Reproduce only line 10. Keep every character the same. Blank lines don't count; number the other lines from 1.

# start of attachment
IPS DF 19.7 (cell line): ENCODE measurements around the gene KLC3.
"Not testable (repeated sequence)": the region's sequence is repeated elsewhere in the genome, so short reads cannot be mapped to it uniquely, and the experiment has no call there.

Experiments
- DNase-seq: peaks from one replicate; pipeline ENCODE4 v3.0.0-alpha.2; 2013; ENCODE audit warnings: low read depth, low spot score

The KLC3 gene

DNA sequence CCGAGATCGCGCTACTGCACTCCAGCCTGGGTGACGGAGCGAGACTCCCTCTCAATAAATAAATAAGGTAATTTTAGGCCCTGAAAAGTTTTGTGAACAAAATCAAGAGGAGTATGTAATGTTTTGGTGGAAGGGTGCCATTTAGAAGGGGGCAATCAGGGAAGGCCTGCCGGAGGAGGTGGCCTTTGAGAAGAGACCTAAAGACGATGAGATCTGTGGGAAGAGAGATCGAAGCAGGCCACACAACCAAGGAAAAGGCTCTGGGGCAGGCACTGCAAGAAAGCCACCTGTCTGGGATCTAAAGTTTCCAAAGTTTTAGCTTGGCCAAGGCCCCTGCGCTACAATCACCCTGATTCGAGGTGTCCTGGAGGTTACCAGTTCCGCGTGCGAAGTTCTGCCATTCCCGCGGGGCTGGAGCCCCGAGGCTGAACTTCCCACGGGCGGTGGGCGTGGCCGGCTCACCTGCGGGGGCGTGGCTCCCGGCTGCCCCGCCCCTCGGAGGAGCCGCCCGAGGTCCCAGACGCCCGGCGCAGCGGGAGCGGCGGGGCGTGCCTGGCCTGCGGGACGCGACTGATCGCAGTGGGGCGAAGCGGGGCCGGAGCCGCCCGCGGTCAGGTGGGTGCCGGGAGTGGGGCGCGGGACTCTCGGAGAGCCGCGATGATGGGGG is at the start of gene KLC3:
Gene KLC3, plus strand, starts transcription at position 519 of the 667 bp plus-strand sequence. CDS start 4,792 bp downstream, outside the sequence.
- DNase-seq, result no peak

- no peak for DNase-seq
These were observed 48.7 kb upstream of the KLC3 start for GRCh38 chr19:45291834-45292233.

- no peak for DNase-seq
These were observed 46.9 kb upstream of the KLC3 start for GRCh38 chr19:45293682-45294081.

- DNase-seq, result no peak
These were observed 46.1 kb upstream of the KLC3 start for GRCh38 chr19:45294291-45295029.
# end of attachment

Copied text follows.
These were observed 48.7 kb upstream of the KLC3 start for GRCh38 chr19:45291834-45292233.